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Speech - Youth Employment Package
Commission Européenne - SPEECH/12/910 05/12/2012
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European Commissioner responsible for Employment, Social Affairs and Inclusion
Youth Employment Package
Press conference / Brussels
5 December 2012
7.5 million young Europeans between 15 and 24 are not employed, not in education and not in training.
More than one in five young Europeans on the labour market cannot find a job; in Greece and Spain it is one in two.
And in the last four years, the overall employment rates for young people fell three times as much as for adults.
The situation is clearly unacceptable: we must take action.
This is why the European Commission has adopted a Youth Employment Package outlining measures to be taken by the Member States and social partners.
The Package we adopted today comprises four initiatives to be taken forward by the Member States and the social partners:
Firstly, we urge Member States to implement the Youth Guarantee by establishing a scheme to ensure that all young people up to the age of 25 receive either a quality job offer, continued education, an apprenticeship or a traineeship within four months of leaving formal education or becoming unemployed.
The proposed Recommendation gives Member States a clear benchmark and precise guidelines for establishing their own Youth Guarantee scheme.
Let me insist on three of those guidelines which are cordnerstones of any Youth Guarantee:
First, the Youth Guarantee requires Member States to establish strong partnerships with the world of education, training providers, public employment services, youth associations, to ensure early intervention and action.
Second, Member States should implement a comprehensive set of measures to support labour integration.
Third, Member States must make full use of the European Social Fund and other EU structural funds.
Indeed, a Youth Guarantee has of course a fiscal cost for Member State Governments. However, the costs of NOT acting are far higher.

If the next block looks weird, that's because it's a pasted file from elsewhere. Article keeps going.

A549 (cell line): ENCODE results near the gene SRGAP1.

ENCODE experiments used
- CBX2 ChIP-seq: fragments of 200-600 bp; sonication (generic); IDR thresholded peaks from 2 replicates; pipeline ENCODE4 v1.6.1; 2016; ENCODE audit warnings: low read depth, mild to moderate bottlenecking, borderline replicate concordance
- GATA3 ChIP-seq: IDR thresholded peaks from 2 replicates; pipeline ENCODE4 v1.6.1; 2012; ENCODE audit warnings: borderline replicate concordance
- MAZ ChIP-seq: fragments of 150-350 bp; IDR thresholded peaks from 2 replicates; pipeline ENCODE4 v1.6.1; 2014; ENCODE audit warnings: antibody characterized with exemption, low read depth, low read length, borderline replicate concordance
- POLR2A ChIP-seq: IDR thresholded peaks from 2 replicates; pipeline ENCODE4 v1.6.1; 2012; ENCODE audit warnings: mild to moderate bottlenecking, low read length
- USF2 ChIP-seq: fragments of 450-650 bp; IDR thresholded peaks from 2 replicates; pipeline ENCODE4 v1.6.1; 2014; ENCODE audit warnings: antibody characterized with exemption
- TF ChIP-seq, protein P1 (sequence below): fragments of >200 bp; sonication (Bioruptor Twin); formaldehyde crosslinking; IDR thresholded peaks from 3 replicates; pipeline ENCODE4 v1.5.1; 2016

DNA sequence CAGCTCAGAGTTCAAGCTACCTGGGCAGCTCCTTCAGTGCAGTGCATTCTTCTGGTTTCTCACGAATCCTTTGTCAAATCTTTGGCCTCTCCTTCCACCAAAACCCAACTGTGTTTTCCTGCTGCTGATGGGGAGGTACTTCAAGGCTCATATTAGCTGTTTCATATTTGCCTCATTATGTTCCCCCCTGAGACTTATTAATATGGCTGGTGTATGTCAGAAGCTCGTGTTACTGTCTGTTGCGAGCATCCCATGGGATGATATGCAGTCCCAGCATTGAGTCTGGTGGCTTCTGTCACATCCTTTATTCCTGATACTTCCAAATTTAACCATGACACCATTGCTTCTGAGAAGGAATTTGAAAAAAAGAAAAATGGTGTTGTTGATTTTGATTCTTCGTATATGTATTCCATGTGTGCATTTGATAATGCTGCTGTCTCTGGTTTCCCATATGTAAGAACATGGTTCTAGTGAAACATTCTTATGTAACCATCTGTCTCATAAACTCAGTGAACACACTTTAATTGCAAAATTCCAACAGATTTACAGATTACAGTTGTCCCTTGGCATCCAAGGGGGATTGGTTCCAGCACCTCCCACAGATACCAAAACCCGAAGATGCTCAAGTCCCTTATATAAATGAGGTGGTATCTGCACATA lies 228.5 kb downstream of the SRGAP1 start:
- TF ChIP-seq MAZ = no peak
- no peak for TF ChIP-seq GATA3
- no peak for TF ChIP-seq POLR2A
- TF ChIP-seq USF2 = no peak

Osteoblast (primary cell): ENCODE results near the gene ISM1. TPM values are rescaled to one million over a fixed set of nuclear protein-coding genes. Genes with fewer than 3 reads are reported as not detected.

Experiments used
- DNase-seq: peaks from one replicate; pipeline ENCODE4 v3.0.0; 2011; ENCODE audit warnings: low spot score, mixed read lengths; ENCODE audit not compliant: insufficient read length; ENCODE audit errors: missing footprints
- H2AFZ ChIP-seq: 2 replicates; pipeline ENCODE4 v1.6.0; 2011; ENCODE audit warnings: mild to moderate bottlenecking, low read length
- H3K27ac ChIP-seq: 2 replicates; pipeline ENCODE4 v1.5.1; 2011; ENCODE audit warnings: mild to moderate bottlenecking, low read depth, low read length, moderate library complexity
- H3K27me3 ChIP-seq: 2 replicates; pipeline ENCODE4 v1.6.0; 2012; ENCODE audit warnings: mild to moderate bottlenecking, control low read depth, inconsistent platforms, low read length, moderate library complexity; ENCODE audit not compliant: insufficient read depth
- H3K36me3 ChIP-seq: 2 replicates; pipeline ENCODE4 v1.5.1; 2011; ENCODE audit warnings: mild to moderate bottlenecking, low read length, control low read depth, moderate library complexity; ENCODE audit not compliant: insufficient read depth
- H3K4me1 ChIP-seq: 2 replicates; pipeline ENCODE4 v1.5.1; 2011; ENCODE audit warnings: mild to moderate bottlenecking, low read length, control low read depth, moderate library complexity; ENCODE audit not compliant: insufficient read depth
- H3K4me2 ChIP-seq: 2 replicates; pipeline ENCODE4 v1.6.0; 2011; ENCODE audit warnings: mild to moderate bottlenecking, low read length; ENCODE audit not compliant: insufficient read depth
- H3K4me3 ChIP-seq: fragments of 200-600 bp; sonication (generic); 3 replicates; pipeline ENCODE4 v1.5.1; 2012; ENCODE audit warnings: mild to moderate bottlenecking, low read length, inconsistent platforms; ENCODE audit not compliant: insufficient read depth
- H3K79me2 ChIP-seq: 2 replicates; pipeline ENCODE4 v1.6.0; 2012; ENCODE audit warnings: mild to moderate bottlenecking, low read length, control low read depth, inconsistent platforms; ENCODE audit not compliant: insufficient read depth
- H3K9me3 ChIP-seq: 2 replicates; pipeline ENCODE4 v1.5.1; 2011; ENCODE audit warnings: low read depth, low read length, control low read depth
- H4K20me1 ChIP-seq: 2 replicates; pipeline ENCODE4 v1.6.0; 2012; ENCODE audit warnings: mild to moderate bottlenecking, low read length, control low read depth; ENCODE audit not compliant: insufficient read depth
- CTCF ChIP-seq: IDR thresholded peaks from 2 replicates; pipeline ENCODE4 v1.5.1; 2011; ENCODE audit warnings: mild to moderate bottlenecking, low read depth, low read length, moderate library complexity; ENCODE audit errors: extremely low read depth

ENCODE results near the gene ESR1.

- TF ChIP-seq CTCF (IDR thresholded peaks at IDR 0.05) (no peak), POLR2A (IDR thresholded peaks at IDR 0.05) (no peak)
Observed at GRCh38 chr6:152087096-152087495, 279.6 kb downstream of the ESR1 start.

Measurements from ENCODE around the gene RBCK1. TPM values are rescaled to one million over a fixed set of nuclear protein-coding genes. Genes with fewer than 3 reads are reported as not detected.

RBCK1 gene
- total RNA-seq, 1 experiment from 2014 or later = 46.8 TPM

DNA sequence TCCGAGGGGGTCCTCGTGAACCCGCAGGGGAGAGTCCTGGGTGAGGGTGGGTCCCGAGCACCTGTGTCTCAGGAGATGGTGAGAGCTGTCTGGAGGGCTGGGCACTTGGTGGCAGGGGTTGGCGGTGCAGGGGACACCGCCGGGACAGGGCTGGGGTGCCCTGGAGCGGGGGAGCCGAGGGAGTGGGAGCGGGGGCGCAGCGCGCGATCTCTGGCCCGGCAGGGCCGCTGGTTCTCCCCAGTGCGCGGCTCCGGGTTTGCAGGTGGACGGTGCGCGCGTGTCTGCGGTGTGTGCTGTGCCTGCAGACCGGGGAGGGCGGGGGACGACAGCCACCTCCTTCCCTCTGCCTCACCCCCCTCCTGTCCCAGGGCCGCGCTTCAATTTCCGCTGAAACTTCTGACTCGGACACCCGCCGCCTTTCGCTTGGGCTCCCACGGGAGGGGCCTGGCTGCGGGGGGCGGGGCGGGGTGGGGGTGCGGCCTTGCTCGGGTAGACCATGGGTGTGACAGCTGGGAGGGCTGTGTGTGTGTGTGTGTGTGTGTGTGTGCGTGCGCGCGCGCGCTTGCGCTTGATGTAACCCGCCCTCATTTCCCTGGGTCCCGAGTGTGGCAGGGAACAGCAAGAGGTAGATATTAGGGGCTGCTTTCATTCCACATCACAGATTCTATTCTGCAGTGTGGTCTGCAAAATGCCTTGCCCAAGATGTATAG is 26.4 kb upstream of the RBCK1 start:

Make no mistake, youth unemployment is expensive: it costs Member States 153 billion euros a year in terms of benefits paid out and lost tax revenue and earnings, according to Eurofound.
This is in addition to the long-term costs of unemployment to the economy, to society and to the individuals concerned, such as increased risk of future unemployment and poverty.
The cost of doing nothing is therefore very high. Let's be clear Youth Guarantee schemes are investments.
On the one hand, the Commission is ready and willing to make available substantial financial contributions from the European Social Fund and other EU structural funds. The precise amounts will depend on the outcome of the negotiations on the Multiannual Financial Framework.
On the other hand, the Commission confirmed in the Annual Growth Survey adopted last week that Youth Guarantee schemes are key measures that should be prioritised within growth-friendly fiscal consolidation. For the Commission, investment in Youth Guarantee schemes is crucial expenditure if we want to preserve our future growth potential.
The second initiative proposed today is on traineeships.
Traineeships need to be of good quality in terms of learning content and with adequate working conditions.
In order to achieve this, the Commission has launched a consultation of social partners and we hope that the social partners will enter into negotiations. If not, the Commission will reflect on making a related proposal in summer 2013.
The third initiative is on company-based apprenticeship schemes which enable young people to gain work experience and acquire theoretical knowledge at the same time.
This is why we wish to improve the quality and the supply of apprenticeships in the EU by a ‘European Alliance for Apprenticeships’ in 2013.
The fourth measure is on mobility.
As I announced at the end of November, the EURES job-search network will be improved. It will not only include targeted mobility schemes for young people but also cover work-related apprenticeships and traineeships. The Commission also intends to develop the 'Your first EURES Job' programme further.
This gives young people more possibilities to work and train in another EU Member State which will increase their employment opportunities.
To conclude, given the massive youth employment crisis, we have to invest in Europe's young people now.
We cannot afford to leave young people on the scrapheap – instead we have to give them the skills and experience they need to help them to get a job.